Every door is another passage, another boundary we have to go beyond.
We sometimes step, sometimes stumble, and other times we are pulled into the territory of the Crone when the need for a deeper, larger understanding of our most meaningful path can no longer be denied -- when the gifts hidden in our challenges must be brought forth.
-- Dr. Clarissa Pinkola Estes
The little fairy bedroom in my home-away-from-home:
View from the doorway of the tiny little bedroom Adelaida and Amrita prepared, welcoming me with flowers and signs and pictures, and other gifts. I spent a lot of time sitting at the little desk gazing out the window into the lovely wooded wildness.
View of my bedroom from the desk. Thanks to the generosity of neighbors Casandra and Julian, I had a very comfortable bed, which was also the spot of my morning sitting practice
Contemplating which photos and mental impressions to share in this final blog focused upon my sojourn in Ecuador, I am reminded of the many important images and people who were not captured digitally...and of course, many, many more were NOT than WERE. One might even say that in most cases the most meaningful occasions were not, because one's attention is so intimately focused upon the moment, without nary a thought of taking a picture until afterward, or something is seen in passing when the camera is not at-hand. As I sit here in reverie, I'm playing the McCoy Tyner Trio project, "Infinity," which takes me back to San Francisco and North Beach and Keystone Korner, where I heard so many jazz greats many, many moons ago...deep impressions, no photos.
And so I begin this last offering where I left off...in Cuenca.
I made a day trip from Cuenca to the largest known Inca ruins in Ecuador, Ingapirca ("Inca wall" in Quecha, the language of the indigenous population, still alive-and-well and now even instructed in some schools), a town in Caņar Province, named after the Inca palace and temple site.
The most significant building is the temple of the sun, an elliptically shaped building constructed around a large rock. The building is constructed in the Incan way without mortar in most of the complex.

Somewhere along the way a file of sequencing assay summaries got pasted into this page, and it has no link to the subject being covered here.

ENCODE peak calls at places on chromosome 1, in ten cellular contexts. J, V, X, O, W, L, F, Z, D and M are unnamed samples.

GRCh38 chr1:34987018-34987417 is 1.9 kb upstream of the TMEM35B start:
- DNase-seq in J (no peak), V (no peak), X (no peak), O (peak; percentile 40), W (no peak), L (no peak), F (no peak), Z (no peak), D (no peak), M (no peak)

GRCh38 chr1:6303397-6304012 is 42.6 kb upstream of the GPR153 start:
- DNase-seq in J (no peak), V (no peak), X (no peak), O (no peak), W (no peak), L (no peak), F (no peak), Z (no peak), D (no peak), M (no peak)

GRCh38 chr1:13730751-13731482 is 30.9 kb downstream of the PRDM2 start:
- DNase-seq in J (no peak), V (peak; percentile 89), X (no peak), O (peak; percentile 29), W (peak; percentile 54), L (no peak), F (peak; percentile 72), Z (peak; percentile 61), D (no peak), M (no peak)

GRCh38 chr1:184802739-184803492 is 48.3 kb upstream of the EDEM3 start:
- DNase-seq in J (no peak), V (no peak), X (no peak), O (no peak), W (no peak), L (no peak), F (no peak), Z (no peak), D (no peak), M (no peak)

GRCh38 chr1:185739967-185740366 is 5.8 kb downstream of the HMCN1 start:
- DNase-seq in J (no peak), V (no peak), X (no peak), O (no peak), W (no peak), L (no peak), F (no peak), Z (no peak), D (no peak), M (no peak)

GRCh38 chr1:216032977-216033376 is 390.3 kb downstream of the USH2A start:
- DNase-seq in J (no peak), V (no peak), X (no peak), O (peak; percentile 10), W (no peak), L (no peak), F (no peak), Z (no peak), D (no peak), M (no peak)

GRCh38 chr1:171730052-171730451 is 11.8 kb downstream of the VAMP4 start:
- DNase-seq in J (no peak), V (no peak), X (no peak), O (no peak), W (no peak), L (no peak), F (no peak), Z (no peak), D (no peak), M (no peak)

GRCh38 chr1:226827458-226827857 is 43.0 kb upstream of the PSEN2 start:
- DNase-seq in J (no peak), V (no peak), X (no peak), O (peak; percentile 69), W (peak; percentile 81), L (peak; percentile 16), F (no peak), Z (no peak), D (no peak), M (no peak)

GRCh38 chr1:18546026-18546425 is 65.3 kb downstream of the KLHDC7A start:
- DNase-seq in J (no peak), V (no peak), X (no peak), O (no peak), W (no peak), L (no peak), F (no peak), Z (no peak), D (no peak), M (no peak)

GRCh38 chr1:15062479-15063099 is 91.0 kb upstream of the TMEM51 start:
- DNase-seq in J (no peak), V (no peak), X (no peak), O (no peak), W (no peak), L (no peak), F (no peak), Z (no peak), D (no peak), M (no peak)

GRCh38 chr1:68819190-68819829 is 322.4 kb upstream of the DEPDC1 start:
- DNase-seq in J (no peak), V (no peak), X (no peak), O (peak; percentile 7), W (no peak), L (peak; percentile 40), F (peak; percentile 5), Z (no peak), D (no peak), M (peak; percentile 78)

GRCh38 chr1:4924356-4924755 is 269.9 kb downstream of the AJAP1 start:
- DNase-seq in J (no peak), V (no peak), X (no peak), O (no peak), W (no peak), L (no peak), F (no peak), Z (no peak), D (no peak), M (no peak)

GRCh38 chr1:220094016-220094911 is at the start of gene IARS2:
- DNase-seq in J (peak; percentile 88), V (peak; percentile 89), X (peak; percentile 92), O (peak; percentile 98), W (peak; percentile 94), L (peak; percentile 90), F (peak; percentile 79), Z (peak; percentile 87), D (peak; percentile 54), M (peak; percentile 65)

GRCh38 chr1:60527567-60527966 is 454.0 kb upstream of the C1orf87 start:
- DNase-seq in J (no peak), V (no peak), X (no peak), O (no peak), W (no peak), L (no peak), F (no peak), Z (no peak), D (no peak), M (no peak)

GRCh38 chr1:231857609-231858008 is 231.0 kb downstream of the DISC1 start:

The stones were carefully chiseled and fashioned to fit together perfectly. The temple of the sun was positioned so that on the solstices, at exactly the right time of day, sunlight would fall through the center of the doorway of the small chamber at the top of the temple.
Jorge guided us four "girls" through the ruins. Fluent in Spanish and English, he seems to be a student of these ruins and is particularly knowledgable about them. Here we are at the Temple of the Sun.
It was C-O-L-D and windy there (10,600' elevation), significantly colder than in Cuenca (about 1,600' higher). Luckily the *young thangs* were accustomed to it, being from Wisconsin. They're attending an immersion program in Spanish in Quito, and traveled to Cuenca and environs for the weekend.
I'm standing near where Jorge was standing in the last photo
"I hear you knocking, but you can't come in."
The Incas were not the first inhabitants of Ingapirca. It had long been settled by the Caņari indigenous people, who called it Hatun Caņar, and it dates back to 1000-1500AD. After the King of the Incas died in Peru, the oldest son took over the kingdom. They lived together peaceably (will wonders never cease LOL), each acting out their individual indigenous cultures.
They worshiped the Sun and Moon and tried to be as close to their gods as possible. They felt that this place of substantial elevation was where the gods had led them, regardless of the climate.
Arriving by taxi to the outskirts of Cuenca.